(b) The legislative history of the Fourteenth Amendment indicates an intent to protect religious liberty. Moreover, under the then regnant philosophy of Prigg v. Pennsylvania, it was unnecessary to include § 5 to empower Congress to enforce § 1 of the Amendment. Taken together, these background facts counsel a broad reading of § 5.

3. (a) The separation of powers doctrine does not prevent Congress from reexamining the practical results of this Court's constitutional decisions and, if appropriate, addressing these results under one of its powers. When it does so, Congress exercises a balancing function as important to the constitutional scheme as the separation of powers.

(b) Ex Parte Klein's ban on rule of decision is inapplicable. RFRA is a permissible change of federal statutory law, not a direction to courts how to decide specific cases. Nor does Klein prohibit Congress from legislating a broadly applicable standard, as opposed to specific rules.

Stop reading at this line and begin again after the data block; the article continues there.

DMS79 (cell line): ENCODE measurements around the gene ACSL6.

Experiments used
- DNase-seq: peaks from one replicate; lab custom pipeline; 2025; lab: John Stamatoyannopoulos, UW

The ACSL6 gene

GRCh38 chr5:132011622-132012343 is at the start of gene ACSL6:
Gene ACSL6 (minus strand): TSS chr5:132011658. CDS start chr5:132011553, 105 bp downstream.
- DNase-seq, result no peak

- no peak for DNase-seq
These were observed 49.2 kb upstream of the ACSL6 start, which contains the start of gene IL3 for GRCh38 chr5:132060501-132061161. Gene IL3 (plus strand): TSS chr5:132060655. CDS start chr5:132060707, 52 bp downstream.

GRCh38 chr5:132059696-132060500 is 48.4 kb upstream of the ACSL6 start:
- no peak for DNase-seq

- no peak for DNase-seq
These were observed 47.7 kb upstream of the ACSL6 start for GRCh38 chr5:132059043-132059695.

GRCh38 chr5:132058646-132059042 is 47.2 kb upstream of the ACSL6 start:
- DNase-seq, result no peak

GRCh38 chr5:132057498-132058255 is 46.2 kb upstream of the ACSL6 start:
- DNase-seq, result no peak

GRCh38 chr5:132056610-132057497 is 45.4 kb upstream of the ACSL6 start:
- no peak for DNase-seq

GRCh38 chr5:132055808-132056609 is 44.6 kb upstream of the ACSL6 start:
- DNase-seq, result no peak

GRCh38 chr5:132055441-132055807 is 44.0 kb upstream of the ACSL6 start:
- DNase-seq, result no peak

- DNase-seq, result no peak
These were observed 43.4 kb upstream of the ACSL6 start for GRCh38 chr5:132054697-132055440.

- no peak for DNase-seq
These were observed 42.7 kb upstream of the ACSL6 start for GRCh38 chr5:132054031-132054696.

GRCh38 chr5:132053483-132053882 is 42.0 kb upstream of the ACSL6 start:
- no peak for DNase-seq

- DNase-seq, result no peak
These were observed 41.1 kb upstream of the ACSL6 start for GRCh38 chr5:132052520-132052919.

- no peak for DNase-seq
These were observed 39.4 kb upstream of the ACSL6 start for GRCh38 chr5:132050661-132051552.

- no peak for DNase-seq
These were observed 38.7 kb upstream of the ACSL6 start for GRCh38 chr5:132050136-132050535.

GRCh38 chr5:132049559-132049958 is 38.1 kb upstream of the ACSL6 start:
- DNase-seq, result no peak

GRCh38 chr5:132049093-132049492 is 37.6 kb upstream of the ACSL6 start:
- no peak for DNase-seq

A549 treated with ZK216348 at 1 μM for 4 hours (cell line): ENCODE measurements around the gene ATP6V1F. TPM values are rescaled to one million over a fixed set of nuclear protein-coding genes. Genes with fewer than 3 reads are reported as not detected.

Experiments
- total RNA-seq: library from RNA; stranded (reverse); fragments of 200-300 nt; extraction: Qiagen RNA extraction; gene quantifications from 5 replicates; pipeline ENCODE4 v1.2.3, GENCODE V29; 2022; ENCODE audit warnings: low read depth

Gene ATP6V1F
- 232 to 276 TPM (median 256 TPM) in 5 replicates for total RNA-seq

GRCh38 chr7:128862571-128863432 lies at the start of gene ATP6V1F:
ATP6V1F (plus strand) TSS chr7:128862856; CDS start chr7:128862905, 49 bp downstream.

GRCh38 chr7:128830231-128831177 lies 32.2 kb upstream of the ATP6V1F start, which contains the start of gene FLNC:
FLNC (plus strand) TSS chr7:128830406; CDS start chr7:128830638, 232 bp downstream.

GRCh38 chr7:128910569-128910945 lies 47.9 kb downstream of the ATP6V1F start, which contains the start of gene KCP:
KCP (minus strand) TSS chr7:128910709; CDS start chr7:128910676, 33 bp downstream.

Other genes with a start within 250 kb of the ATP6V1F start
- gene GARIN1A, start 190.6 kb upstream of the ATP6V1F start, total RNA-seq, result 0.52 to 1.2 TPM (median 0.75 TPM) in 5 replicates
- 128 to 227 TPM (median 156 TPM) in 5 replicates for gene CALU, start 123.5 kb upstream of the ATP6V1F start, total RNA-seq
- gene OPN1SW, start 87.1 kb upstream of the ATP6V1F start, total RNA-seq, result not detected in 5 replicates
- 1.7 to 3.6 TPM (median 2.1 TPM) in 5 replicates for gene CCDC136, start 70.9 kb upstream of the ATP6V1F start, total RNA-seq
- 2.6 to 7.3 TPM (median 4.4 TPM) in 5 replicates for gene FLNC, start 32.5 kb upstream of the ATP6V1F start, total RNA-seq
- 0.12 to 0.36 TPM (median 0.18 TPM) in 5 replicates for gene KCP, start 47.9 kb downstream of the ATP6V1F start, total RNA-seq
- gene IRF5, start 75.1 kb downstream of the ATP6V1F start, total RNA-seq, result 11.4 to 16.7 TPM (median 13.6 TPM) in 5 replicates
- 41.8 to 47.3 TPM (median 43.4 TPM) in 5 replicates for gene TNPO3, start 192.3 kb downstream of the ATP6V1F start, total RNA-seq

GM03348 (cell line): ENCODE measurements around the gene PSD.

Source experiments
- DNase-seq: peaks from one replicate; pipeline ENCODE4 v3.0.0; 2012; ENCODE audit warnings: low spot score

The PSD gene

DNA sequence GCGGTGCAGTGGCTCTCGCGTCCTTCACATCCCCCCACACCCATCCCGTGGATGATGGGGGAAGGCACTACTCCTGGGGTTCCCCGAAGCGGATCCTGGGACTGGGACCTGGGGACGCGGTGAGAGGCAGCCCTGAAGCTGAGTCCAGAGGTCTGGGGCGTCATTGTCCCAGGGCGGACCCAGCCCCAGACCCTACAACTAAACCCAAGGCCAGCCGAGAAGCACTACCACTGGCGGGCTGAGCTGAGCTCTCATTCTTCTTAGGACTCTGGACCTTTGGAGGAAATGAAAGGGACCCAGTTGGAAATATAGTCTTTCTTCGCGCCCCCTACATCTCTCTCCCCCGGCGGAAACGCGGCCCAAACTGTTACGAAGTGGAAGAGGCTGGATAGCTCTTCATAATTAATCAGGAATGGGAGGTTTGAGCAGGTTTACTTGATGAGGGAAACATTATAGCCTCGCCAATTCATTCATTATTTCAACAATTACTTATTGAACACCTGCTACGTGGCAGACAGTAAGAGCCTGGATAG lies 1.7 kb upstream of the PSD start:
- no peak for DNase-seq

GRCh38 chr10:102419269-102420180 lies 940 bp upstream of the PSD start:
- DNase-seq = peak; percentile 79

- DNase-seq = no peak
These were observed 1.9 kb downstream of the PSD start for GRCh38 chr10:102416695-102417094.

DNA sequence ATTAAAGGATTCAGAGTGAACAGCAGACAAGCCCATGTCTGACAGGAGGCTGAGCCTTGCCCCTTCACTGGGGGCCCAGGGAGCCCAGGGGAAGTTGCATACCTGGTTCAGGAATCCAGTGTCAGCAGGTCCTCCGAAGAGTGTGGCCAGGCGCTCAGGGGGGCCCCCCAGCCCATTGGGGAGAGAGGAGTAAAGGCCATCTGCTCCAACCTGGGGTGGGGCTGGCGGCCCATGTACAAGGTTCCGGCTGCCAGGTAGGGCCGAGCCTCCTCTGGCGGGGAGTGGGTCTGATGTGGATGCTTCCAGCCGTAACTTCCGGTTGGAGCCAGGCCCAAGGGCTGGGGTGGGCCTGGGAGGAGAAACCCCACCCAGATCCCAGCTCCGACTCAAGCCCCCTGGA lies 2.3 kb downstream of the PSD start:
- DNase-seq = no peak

A. RFRA Does Not Impermissibly Favor Religion Over Non-Religion

Petitioners first contend that RFRA violates the Establishment Clause because it "privileges religion over all other types of beliefs and [] meddles[] with the religious life of the nation."1 [Cert. Petition at 19-20; Brief at 49.] This is an attack not on RFRA, but on all religious accommodation. It asserts that the government is required to be indifferent to the impact of its policies on religion and that government can shape its actions to accommodate all interests but religious ones. The argument ignores numerous precedents.

Employment Division v. Smith, 494 U.S. 872 (1990), implicitly rejects this argument. The majority there invited legislative exemptions for religious practices. "[A] society that believes in the negative protection accorded to religious belief can be expected to be solicitous of that value in legislation as well. . ." 494 U.S. at 890. Petitioners must believe that the Court was urging legislatures to violate the Constitution.